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While exploration companies struggle to fund their activities, operators battle to find new projects. Rodrigo Barbosa, CEO of Aura Minerals, believes that mining companies should aspire to carry out both. “The best business model for a mining company is to have exploration and operation activities,” he says. “Operations represent a sustainable cash flow generation that can partly be used to fund exploration,” he adds.
He says part of the income made from selling metals could be allocated to costly exploration activities to create a self-regenerating pipeline of projects. “The sustainable financial source allows dedicating funds on a regular basis to exploration according to cash flow generation,” he explains. This strategy has proven useful for companies such as Aura Minerals to shield against the risk of exhausting all financial resources without finding any exploitable discoveries. “This way companies can calibrate how much to spend on exploration depending on how much is made from the operations, enabling a more balanced cash flow.”
But undertaking both exploration and operations also implies assuming 100 percent the risk. The question becomes one of how to manage this gamble. Barbosa believes that mining companies can never be fully hedged from the risk of exploration. But he stresses that there must be balance between incomings and exploration outgoings. “Exploration is a high-risk business and companies may end up spending offshore cash on finding the resources and then not having the necessary cash to fund production,” he says.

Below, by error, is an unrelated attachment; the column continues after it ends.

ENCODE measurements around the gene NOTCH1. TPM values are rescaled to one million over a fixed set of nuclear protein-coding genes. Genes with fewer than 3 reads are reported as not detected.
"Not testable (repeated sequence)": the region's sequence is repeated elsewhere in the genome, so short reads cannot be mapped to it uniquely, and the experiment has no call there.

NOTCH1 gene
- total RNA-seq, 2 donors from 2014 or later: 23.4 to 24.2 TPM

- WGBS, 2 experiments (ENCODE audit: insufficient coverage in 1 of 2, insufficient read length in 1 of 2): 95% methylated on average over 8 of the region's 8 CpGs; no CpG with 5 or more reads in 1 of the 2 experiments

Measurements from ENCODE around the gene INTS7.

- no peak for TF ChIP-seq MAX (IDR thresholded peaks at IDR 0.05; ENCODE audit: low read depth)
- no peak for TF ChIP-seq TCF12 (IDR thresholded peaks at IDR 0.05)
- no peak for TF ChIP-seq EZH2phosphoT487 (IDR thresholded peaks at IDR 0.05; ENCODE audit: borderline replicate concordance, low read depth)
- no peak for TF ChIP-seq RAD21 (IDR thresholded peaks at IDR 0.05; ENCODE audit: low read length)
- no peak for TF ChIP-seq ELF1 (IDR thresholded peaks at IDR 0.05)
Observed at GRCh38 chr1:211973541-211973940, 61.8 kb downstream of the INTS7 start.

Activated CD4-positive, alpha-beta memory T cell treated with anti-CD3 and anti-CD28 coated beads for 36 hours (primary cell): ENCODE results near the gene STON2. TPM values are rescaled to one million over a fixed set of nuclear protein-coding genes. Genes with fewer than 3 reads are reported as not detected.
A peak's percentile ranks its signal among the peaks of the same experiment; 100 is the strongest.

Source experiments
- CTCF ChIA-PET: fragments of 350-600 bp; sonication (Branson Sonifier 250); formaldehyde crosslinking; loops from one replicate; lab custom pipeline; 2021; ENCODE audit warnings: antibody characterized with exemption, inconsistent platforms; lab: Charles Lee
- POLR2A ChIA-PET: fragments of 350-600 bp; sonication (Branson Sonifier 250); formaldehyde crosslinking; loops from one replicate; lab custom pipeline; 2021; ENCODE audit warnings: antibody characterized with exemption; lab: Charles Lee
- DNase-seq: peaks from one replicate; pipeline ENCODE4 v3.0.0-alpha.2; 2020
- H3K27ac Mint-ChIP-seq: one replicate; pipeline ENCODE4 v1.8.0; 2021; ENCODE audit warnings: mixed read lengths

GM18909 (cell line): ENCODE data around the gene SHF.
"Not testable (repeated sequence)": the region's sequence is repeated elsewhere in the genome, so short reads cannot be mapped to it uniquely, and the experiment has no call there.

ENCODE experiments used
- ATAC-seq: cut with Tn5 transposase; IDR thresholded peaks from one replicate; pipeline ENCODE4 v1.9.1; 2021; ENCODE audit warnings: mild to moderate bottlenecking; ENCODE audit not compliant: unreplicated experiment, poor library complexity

Aura Minerals is an operator with business in Brazil, Honduras, Mexico and Colombia. It is conducting exploration in several of its operative mines, such as Sao Francisco in Brazil. Regarding Mexico, the annual expenditure on care and maintenance assets was US$3 million in 2017. As the Aranzazu mine was draining that amount of money from Aura Minerals’ pockets and the copper price has shown a recovery since 2015, the company started to carry geological and geotechnical analyses to find the right opportunity to restart the plant.
These finalized with the chance to reopen the Aranzazu on very attractive terms. “Instead on consuming US$3 million per year, Aranzazu will be able to provide us a significant source of cash generation in the near future,” he says. The company is already hiring people, carrying out the maintenance of the mine and some underground development. “We are in full speed to restart the plant in 4Q18,” he says.
To fund this ramp up, Aura Minerals made a partnership with IXM, formerly Louis Dreyfus. “We have a streaming agreement to sell it our concentrates for three years. In exchange, it gave us US$20 million in financing that we have already fully withdrawn to restart operations,” he explains. “We are looking forward to the Aranzazu ramp up. This could be a transformational project for our company and we are very happy with the investment we made in Mexico.”
The studies to restart the mine were initially focused on a little over a five-year period to prove reserves and provide enough funding for the ramp up but Barbosa says this plan has advanced since then. “We will be conducting near mine exploration in 2019 hoping to demonstrate more reserves and expand the mine life from five to 10-15 years,” he says. “We want to grow in Mexico and our priority remains exploration in Aranzazu. If we prove more productive life years, we will work consequently to expand the mine’s capacity.”
Aranzazu is a gold and copper mine, aligned with the company’s strategy to shift from only pursuing pure gold. “This strategy aims to secure a more stable cash flow in the future as we have two base metals,” he says. “We will also consider other base metals if the project makes sense to our company in terms of jurisdiction and size of our current operations.”